J: We have been researching and pursuing the idea of an architecture that comes closer to living and adaptive system for quite some time. Like biological examples that are brilliantly designed to be able to maintain and balance themselves as they manage complex ‘infrastructures’ like water, energy, air and waste efficiently and without toxic bi-products, buildings can be thought of in a similar fashion. Looking at the site for the 2012 expo in Yeosu, Korea, we found that although it is a very rich and beautiful setting, the bay itself had been very damaged by years of industrial impact from the surrounding area. We were very interested in a solution that might begin to repair natural ecology of the bay over time using panels on the underside of the walkway that are seeded with filtering bivalves and sea plants that would begin to remediate the pollution and destruction that occured and begin to re-establish the dredged seabottom. These walkways were also meant to move and respond to tidal conditions so it moves throughout the bay. We imagined that this would actually be an amazing way to engage and educate visitors in imagining ways that the buildings we created could be beneficial and symbiotic to its surrounding rather than just containers that consume and pollute. In the end, it was created to be an entirely emersive experience, with the idea of attracting people to the building repeatedly, due to changing conditions, the experience would be different over time.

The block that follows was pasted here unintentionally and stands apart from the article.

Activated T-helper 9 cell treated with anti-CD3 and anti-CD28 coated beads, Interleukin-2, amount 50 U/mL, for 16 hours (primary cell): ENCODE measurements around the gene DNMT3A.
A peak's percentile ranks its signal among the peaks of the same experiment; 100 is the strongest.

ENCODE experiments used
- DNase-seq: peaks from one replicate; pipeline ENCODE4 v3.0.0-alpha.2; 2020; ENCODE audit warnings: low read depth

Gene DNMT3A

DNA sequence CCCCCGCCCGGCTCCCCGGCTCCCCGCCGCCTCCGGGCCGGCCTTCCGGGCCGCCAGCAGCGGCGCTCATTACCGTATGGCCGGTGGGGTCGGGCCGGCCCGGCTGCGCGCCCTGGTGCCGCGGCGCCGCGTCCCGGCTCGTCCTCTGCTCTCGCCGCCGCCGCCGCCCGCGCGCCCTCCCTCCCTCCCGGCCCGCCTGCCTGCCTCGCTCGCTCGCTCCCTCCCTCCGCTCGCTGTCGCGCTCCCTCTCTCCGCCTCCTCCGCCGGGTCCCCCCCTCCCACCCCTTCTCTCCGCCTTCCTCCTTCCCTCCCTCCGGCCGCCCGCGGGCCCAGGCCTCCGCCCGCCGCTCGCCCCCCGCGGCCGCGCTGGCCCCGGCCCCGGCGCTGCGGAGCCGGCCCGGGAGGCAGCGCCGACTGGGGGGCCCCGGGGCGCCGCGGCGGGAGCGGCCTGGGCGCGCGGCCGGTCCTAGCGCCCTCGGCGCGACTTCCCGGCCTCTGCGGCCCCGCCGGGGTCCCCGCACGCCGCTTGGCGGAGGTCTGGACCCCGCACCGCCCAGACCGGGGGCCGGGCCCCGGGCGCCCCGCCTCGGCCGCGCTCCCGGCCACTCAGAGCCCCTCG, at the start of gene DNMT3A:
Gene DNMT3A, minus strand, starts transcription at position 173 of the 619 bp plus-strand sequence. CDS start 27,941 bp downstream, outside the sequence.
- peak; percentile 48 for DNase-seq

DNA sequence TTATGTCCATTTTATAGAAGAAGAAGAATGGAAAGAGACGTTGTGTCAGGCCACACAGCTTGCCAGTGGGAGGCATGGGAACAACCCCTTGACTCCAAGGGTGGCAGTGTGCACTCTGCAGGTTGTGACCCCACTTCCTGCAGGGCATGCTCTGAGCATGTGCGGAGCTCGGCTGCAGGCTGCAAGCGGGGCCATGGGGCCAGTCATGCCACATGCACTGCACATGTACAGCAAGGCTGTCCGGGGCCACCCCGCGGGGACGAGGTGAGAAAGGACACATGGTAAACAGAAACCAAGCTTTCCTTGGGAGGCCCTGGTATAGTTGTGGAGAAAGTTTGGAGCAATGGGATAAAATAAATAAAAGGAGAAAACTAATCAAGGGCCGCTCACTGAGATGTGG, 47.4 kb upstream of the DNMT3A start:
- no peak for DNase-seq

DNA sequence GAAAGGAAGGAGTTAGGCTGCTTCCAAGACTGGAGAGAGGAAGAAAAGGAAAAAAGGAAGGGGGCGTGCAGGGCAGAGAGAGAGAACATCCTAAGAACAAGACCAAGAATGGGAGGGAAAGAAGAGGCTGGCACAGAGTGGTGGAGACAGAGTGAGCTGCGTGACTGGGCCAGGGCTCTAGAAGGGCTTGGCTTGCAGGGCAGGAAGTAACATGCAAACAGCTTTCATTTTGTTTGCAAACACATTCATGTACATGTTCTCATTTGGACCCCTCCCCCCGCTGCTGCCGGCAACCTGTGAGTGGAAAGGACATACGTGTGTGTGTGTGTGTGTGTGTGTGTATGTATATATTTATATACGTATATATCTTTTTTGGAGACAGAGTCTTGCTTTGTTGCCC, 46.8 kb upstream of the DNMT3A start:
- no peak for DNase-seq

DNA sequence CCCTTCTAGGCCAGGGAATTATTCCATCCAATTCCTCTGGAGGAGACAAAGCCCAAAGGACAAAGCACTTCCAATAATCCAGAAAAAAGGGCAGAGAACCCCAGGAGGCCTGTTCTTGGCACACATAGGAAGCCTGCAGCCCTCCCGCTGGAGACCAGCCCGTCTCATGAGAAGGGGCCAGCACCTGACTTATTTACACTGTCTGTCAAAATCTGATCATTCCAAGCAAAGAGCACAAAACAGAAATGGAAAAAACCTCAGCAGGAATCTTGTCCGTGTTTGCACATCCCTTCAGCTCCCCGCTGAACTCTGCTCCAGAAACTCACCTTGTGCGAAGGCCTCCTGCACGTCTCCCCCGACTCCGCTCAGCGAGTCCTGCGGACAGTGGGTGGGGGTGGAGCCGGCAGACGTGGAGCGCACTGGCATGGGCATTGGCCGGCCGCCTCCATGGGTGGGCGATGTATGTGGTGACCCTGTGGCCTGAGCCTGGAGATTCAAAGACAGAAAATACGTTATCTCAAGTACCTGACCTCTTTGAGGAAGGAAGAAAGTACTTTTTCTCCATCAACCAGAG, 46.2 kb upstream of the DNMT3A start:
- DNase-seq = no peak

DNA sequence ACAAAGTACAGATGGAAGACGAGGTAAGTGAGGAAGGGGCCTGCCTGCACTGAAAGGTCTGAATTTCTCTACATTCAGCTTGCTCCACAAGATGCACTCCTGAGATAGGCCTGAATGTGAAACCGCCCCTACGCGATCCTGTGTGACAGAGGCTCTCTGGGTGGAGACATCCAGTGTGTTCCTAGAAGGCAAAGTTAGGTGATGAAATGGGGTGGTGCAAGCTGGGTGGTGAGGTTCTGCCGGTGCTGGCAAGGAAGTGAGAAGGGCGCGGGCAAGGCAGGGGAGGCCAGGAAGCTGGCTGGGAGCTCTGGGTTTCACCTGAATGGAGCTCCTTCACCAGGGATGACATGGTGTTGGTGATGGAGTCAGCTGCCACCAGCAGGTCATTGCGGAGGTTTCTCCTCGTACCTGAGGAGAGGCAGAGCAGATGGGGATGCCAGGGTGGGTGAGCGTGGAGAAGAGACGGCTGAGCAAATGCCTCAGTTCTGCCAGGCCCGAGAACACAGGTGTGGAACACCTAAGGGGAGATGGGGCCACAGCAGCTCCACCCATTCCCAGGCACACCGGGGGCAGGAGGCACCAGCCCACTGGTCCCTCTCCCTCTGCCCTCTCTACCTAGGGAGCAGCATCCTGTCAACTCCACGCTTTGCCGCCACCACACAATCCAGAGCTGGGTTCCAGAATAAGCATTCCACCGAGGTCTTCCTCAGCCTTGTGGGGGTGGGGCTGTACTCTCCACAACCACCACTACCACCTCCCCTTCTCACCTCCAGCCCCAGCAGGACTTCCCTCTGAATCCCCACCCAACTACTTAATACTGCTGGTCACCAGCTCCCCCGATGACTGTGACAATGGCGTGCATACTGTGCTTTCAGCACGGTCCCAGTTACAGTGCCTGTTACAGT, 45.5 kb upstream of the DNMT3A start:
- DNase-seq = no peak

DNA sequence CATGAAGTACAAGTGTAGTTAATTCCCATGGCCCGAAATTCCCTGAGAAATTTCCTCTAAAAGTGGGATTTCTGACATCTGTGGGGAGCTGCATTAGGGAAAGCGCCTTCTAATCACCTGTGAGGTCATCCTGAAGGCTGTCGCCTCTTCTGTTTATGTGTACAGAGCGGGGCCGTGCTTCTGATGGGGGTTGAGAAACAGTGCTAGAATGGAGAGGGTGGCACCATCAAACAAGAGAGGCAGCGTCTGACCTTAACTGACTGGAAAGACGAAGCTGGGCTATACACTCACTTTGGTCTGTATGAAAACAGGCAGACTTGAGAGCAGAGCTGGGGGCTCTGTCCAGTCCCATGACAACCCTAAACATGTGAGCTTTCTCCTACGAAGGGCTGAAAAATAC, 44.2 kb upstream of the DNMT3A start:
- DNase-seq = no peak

KR: How long did you work on the project?
J: It was designed over the course of about 4 months. During this period the building evolved quite a bit and there was a lot of intense discussion amongst our team members during development as to how and why to move away from simply creating a typical “iconic” expo building especially knowing that such a proposal would be a long shot as a competition winner. But the proposal gives an alternative way to think about a visitor experience that is not simply a slick building but one that also increases one’s sensitivity and perception about the surroundings as it becomes an integral part of the biological process of the bay.

KR: What was the main technical difficulty in design?